A new water treatment plant could save the Gulf Coast from an environmental disaster

The new water plant proposed by a Mississippi-based company could help save the state from a deadly algae bloom that is causing a surge in the number of cases of the disease in the Gulf.

Algae blooms can cause more severe and deadly symptoms, including high fevers and brain damage, than other types of algae.

The algae are a byproduct of industrial activity and pollution, but their growth is slowing as warmer water supplies and the use of wastewater treatment are changing the way we treat the water.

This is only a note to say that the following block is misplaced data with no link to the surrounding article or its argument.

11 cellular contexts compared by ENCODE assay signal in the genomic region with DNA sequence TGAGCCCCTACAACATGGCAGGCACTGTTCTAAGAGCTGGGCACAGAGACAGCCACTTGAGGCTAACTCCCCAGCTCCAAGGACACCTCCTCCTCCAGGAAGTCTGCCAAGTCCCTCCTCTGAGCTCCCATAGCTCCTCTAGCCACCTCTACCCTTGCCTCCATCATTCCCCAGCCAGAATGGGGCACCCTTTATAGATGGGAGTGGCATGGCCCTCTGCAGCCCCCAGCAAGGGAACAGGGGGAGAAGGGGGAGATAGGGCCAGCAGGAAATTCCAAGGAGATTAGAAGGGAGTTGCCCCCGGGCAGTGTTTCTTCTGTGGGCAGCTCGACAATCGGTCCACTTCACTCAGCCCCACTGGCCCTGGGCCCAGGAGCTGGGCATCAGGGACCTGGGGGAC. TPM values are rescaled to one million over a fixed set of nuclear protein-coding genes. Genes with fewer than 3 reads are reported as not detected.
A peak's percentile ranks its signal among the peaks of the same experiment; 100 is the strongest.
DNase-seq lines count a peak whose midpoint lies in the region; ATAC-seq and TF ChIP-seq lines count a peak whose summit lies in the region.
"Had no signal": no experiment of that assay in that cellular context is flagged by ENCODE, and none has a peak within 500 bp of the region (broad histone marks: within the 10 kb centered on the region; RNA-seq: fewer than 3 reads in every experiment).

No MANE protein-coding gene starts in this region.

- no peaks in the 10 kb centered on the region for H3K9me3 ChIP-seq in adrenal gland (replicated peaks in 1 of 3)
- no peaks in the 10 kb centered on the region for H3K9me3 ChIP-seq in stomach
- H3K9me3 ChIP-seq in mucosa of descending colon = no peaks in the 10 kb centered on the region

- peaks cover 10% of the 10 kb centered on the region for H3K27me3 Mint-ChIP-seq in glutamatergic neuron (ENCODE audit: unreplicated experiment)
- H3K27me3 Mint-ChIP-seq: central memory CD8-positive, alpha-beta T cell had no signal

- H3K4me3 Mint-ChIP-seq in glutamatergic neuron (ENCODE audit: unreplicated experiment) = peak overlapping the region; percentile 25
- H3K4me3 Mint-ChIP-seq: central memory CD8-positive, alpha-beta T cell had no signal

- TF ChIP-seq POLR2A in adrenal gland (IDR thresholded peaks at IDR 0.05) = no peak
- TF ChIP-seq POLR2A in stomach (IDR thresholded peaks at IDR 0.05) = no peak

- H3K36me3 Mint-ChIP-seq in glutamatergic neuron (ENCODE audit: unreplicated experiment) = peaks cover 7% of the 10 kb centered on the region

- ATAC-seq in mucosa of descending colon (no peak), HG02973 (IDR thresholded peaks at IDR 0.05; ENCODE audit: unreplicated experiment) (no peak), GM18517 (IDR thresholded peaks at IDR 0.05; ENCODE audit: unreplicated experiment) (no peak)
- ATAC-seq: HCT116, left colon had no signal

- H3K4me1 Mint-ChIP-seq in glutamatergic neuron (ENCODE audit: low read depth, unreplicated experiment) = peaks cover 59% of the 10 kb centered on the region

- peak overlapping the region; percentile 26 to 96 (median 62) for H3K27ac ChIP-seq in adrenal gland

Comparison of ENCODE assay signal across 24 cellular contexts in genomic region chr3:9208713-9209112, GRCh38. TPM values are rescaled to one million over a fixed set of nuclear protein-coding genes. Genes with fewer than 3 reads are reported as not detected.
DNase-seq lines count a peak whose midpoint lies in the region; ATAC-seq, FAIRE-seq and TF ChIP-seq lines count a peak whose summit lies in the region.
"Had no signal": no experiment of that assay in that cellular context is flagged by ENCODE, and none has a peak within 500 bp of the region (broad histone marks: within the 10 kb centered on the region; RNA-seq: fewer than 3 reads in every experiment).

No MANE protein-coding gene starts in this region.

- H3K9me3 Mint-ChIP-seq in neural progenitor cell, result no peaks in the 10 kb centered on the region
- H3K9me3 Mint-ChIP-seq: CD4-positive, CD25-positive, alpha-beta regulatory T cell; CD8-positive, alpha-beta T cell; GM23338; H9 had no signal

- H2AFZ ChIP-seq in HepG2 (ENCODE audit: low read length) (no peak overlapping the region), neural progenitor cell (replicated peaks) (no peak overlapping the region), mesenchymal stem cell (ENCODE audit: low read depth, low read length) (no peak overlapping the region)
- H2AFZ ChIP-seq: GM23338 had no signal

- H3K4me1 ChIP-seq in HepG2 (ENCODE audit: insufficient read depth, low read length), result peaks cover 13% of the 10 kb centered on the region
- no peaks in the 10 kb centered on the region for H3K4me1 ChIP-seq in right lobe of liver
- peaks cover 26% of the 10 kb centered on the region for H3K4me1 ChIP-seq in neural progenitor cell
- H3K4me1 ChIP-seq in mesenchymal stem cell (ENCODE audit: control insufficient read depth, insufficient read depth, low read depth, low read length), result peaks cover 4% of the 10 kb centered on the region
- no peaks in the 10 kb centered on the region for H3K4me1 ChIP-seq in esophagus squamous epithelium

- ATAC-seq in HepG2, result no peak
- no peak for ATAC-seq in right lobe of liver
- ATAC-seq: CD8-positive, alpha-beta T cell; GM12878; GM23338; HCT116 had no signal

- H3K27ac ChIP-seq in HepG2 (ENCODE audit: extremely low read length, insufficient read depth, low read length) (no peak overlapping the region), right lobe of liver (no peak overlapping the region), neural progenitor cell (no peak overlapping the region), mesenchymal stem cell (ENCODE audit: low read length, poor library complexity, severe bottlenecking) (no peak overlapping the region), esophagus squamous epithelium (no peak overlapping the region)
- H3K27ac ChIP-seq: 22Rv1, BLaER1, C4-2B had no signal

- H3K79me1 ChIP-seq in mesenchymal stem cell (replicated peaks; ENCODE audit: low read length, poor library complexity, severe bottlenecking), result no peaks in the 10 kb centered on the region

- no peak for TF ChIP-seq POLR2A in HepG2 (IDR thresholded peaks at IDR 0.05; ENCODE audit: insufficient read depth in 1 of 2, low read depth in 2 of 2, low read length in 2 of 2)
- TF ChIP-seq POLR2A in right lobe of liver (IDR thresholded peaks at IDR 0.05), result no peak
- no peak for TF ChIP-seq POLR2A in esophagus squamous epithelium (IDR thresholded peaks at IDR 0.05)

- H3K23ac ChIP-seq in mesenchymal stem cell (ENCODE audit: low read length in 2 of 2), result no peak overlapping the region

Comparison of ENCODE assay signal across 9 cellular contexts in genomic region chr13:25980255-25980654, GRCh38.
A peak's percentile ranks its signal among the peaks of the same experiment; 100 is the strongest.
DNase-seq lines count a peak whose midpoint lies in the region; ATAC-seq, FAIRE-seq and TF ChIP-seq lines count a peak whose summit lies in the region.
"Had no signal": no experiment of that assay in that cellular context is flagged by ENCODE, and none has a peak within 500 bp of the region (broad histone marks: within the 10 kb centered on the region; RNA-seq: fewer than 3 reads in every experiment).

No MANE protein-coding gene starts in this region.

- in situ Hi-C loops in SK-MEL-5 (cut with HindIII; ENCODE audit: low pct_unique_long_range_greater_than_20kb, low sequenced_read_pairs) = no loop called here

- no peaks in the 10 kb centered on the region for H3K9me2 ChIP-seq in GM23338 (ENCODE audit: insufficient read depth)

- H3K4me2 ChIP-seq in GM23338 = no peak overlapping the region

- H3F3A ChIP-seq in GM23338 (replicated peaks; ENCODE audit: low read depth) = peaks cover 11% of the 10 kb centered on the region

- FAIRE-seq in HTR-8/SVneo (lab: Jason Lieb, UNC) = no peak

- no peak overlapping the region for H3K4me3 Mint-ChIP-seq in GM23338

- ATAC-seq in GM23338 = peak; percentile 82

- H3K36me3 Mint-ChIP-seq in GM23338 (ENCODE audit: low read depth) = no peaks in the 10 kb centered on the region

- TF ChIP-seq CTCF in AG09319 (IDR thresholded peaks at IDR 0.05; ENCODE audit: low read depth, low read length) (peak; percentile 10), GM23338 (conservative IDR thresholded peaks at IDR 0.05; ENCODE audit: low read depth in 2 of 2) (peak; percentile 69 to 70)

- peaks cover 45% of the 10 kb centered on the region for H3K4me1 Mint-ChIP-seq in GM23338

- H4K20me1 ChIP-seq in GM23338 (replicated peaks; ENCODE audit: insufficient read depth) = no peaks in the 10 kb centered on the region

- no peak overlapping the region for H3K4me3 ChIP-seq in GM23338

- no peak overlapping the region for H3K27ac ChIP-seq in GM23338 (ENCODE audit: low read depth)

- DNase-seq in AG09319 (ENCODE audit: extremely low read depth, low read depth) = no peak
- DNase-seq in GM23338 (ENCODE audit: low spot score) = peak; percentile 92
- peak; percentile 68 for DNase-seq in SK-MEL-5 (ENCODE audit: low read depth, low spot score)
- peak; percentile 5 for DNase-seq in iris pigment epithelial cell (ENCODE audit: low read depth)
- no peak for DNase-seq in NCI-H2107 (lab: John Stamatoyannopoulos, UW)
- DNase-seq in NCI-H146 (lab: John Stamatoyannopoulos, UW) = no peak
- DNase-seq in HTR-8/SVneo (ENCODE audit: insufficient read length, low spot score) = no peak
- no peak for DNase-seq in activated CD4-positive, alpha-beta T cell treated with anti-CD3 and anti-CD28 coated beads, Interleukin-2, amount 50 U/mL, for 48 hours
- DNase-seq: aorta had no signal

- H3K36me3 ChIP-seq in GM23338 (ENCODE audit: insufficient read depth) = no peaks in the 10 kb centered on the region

In a statement, Mississippi Gov.

Tate Reeves said the plant would create up to 10,000 jobs.

The plant would be built on reclaimed land and would be operated by Mississippi-headquartered Polymer Water, which is owned by the Mississippi Gulf Coast Aquarium.

A project by the Florida-based Southern Company would build a similar plant in Mississippi, the statement said.

Southern’s proposal was a $5.5 billion investment, according to the company.

A group of about 20 companies, including Louisiana-based BIO Energy, have applied to the U.S. Environmental Protection Agency for permits to test the plants water, the release said.

The EPA will decide if the applications qualify.

The EPA is studying the proposal and is awaiting the agency’s response, a spokesman said.